The recent arrests in Turkey of a German national along with several members of Amnesty International took longstanding tensions between Turkey and Germany to a new level. On Thursday, German Foreign Minister Sigmar Gabriel announced that his government has had enough and threatened to "give new direction" to Berlin's policy on Turkey.Holding a press conference after consultations with prospective chancellors from the ruling Christian Democratic Union (CDU) and the main opposition Social Democratic Party (SPD), Gabriel said Berlin was looking to inflict "economic punishment" on Turkey. At the same time, Germany updated its travel advisory regarding Turkey and pledged to push for the reconsideration of export credits and EU financial aid to Ankara.
The German government also took a number of covert steps, including the suspension of joint defense projects and efforts to postpone the renegotiation of the customs union agreement. Ahead of Germany's September 2017 elections, Berlin's actions can be seen as a response to a question asked by people across the political spectrum: How much longer do we have to tolerate Recep Tayyip Erdoğan?
Having been accused by the German media of being too soft on Erdoğan, the government led by Chancellor Angela Merkel finally took action against the so-called despot. Charging Turkey with moving away from European values, Gabriel's recommendation was for Turkey to get back on track. In response, the Turkish government warned that it would not succumb to blackmail and said that Berlin's actions were not compatible with the Turkish-German friendship and alliance.
To be clear, Turkey's relations with Germany have been worsening since the 2013 Gezi Park protests. At this point, the dispute is much bigger than a power struggle over the Balkans and fierce competition between airline companies. The two countries, whose domestic politics are largely intertwined, have found themselves in a serious struggle.
The tensions have grown since last summer's coup attempt and the April 2017 constitutional referendum in Turkey. At this point, the disagreement went beyond Austria and Greece, as there has been talk of economic sanctions and Turkey's EU membership bid.
Berlin's main concerns are related to German citizens detained by Turkish authorities and the inability of German politicians to visit German troops based in Turkey. However, Turkey has much bigger concerns since Germany and the rest of Europe turned into a base camp for terrorist groups, including the PKK, the Democratic People's Liberation Party-Front (DHKP-C) and the Gülenist Terror Group (FETÖ), which have been targeting Turkish citizens. From Ankara's perspective, Germany has been undermining EU and NATO alliances and has even been hostile toward Turkey behind the smokescreen of friendship.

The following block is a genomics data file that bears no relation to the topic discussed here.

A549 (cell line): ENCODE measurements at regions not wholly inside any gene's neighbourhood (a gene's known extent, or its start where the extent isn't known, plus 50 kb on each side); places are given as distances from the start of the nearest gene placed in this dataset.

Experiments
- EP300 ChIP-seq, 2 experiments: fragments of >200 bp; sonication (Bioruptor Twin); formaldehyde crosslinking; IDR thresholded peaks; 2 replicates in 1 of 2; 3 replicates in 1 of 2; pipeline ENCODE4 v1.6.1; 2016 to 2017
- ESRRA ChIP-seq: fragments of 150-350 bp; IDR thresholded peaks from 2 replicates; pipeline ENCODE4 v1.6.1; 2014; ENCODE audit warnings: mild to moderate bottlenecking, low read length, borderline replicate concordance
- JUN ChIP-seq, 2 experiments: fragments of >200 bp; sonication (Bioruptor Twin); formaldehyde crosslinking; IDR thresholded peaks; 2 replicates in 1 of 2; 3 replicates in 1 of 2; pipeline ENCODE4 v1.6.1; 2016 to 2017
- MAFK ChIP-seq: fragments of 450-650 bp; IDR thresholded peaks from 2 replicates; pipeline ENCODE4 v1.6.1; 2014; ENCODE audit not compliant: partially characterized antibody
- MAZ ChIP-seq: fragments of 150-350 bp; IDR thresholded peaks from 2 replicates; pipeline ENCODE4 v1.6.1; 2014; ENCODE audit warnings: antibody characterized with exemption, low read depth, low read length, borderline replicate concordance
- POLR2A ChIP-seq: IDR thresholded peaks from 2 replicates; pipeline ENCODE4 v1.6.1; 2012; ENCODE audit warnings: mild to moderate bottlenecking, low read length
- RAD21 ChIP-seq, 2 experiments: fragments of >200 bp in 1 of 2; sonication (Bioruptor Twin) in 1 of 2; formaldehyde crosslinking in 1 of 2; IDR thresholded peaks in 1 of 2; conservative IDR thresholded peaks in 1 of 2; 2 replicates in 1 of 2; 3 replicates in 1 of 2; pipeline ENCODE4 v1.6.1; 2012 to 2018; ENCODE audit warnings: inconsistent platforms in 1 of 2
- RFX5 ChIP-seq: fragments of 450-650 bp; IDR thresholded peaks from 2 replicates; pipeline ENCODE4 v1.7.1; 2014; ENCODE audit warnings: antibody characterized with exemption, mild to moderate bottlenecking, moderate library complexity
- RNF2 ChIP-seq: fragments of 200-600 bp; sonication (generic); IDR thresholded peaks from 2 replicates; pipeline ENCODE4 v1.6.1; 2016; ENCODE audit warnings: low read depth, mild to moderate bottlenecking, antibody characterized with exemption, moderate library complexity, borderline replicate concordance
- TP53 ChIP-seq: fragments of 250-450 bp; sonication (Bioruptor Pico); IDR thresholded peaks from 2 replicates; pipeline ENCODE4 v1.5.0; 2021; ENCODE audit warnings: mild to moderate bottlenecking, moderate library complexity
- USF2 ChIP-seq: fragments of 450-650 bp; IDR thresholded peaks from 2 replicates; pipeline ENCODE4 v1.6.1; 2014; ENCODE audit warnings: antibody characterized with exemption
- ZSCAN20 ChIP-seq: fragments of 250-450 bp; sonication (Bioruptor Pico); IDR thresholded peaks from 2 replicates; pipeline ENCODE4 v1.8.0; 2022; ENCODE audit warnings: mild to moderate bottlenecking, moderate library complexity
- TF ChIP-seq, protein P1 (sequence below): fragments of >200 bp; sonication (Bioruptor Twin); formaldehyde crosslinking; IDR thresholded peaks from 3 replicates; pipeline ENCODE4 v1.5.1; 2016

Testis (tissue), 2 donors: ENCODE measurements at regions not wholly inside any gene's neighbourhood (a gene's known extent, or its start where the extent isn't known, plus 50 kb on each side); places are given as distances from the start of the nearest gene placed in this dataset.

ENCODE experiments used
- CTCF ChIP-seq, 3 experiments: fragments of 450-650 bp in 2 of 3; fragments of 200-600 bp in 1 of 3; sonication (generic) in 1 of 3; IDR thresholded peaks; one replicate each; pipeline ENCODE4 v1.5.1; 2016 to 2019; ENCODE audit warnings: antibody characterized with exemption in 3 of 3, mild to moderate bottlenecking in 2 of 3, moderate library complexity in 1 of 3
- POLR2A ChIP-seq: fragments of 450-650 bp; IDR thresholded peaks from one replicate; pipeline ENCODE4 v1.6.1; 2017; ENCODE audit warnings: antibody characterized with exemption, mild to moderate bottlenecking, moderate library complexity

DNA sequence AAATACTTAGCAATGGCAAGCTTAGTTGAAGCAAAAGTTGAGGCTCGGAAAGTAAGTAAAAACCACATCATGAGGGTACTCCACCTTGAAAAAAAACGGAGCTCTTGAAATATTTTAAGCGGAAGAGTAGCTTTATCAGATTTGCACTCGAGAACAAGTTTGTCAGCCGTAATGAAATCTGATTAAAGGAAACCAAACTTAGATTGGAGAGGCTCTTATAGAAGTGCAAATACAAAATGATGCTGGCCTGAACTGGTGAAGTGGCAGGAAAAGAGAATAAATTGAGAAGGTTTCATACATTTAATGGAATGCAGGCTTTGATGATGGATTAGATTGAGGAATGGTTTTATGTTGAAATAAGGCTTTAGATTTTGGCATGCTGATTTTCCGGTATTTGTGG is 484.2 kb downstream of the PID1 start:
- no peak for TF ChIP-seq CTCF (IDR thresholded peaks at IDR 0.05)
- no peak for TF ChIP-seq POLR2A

Germany has not only turned a blind eye to the damage inflicted by the civil wars in Syria and Iraq on Turks, but also ignored the key European value of counterterrorism. To add insult to injury, German officials have been trying to discredit Turkey's war on terrorism by talking about a supposed authoritarian turn.
Neither is it helpful to charge Turkey with undermining the values and interests of the NATO alliance at a time when Western values are going through a crisis. As a matter of fact, the vast majority of Turks believe that it was the West that rendered their values and friendship meaningless.
Nor can anyone take seriously Germany's statements about the rule of law in Turkey, provided that German authorities have been unable to shed light on the National Socialist Underground (NSU) murders over the past decade. As such, hitting Turkey harder will not weaken Erdoğan, but it will force Turks to move further away from the European Union and isolate themselves from the outside world.
There is no doubt that growing tensions between Turkey and Germany will hurt the interests of both countries. Turning harsh statements about the Turkish president into a core component of German pride forces German politicians into a corner. It is time for the corporate interests of major German companies dictate terms on German politics. Instead of working with Turkish businesses in Iran and the rest of the Middle East, it is meaningless to place their existing interests at risk.
Of course, blaming Erdoğan could help German politicians in the upcoming election, but imposing economic sanctions on Turkey will irreparably harm Berlin's already troubled relations with Ankara. A crisis with Turkey will translate into a refugee crisis, instability and refugees in the Balkans and the rest of Europe.
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